Sunday 26th May, 2019

Rio Tinto declares force majeure due to cyclone damage

Rio TInto's Pilbara operations at Cape Lambert. Copyright © 2018 Rio Tinto.
Rio TInto's Pilbara operations at Cape Lambert. Copyright © 2018 Rio Tinto.

Rio Tinto has announced force majeure on some of its iron ore shipping operations in Western Australia following the impact of Cyclone Veronica.

The tropical cyclone made landfall in Australia between Karratha and Port Hedland on the northwest coast of Australia on March 24, causing several mining companies including Fortescue Metals Group, Rio Tinto and BHP to suspend their operations in the Pilbara region.

Rio Tinto’s Weipa bauxite operations in Queensland was temporarily halted in anticipation of a second cyclone on the east coast, Cyclone Trevor, but operations resumed last week.

While Rio Tinto’s operations in Western Australia and Queensland have returned to normal, the company has suffered damage at its Cape Lambert A port facility in Western Australia and is working with certain customers to minimise disruption to supplies.

Rio Tinto ships several iron ore products (including iron ore from the Robe River and Yandicoogina operations in the Pilbara) through Cape Lambert A, which has an annual loading capacity of over 85 million tonnes a year.

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The company did not state how long it expected the disruption at Cape Lambert A to last, but suggested in an ASX statement the combined impact of Cyclone Veronica and its fire in January this year would contribute to a loss of around 14 million tonnes of production.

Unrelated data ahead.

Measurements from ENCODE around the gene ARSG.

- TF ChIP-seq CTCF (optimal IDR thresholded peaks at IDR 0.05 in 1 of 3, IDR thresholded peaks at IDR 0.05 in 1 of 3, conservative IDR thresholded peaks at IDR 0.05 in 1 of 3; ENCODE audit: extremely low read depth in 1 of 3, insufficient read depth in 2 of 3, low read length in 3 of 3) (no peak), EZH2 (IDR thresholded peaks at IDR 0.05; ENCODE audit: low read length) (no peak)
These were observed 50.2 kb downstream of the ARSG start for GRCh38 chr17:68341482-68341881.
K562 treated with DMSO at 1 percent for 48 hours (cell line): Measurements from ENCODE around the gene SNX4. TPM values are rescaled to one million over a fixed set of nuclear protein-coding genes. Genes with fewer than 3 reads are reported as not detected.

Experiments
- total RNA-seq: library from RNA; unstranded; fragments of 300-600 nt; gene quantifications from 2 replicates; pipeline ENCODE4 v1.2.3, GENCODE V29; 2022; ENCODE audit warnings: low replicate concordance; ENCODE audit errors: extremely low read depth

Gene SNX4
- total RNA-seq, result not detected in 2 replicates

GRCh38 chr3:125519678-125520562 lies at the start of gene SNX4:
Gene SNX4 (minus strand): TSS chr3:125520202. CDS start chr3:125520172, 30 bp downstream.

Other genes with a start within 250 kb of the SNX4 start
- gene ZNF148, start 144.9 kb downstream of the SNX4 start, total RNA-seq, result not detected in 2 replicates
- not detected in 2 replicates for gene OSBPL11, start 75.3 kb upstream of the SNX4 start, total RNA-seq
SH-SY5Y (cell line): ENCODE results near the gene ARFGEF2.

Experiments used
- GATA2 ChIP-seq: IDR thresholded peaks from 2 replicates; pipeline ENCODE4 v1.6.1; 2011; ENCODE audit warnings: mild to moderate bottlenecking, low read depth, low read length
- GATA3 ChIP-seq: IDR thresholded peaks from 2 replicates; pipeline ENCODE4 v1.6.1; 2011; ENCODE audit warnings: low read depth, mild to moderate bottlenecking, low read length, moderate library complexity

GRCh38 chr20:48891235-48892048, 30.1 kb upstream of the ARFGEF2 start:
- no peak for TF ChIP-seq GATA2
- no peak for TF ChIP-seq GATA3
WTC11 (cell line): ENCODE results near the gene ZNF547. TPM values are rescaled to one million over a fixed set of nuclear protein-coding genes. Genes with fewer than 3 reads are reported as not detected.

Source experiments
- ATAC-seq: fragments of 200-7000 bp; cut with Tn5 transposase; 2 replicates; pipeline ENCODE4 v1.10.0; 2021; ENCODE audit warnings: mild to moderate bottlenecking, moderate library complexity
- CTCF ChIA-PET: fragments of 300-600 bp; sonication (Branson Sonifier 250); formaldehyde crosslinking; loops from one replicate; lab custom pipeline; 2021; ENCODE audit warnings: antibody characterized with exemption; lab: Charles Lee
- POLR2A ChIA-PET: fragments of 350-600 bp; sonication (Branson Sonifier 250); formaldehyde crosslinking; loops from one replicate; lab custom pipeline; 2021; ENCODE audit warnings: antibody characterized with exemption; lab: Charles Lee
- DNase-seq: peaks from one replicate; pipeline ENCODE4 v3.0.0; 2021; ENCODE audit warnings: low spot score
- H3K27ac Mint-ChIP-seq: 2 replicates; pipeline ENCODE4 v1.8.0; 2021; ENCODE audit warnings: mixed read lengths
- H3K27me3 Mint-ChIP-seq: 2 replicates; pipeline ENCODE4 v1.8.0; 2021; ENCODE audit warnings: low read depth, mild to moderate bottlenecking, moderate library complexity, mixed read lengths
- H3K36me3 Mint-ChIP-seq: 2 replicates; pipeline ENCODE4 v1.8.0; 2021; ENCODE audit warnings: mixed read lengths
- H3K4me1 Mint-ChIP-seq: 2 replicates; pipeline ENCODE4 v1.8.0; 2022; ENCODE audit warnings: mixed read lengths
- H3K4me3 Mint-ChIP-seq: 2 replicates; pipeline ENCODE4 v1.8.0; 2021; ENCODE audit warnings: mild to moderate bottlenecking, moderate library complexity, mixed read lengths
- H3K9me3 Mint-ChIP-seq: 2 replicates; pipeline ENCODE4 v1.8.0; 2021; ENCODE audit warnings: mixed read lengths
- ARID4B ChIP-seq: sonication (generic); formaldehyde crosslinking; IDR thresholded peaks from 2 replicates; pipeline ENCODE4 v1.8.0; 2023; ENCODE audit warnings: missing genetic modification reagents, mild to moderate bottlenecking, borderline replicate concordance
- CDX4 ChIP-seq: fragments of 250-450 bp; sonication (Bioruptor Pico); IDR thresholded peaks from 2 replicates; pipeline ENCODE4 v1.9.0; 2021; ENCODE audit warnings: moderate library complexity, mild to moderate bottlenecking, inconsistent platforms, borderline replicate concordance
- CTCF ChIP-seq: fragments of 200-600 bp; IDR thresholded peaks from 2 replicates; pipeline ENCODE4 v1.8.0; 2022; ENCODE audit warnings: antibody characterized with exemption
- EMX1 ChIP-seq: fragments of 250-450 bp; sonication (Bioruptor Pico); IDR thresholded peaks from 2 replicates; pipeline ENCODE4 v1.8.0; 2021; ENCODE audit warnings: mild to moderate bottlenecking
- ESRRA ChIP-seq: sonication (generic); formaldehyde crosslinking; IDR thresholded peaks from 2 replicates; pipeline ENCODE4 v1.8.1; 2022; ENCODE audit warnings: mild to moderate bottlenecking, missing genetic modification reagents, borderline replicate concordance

The fire, which occurred on January 10, caused damage to part of a screen facility used to separate lump and fine products from Robe Valley.

Due to these issues, Rio Tinto expects its 2019 Pilbara shipments in 2019 to be at the lower end of its 338–350 million tonnes (100 per cent basis) guidance.

“Safety remains our top priority as we ramp up operations, and undertake the necessary remediation work, following the passing of the cyclone,” Rio Tinto said.

Shipping and rail operations at Rio’s two other port facilities, Cape Lambert B and the Port of Dampier, have in contrast returned to normal since the storm hit the region last month.

“The company is currently assessing the impact of the damage sustained at the Cape Lambert A port facility and is working with its customers to minimise any disruption in supplies,” a Rio Tinto spokesperson said.

“Rail operations and shipping operations at both Port of Dampier and the Cape Lambert B terminal have resumed and are ramping up.”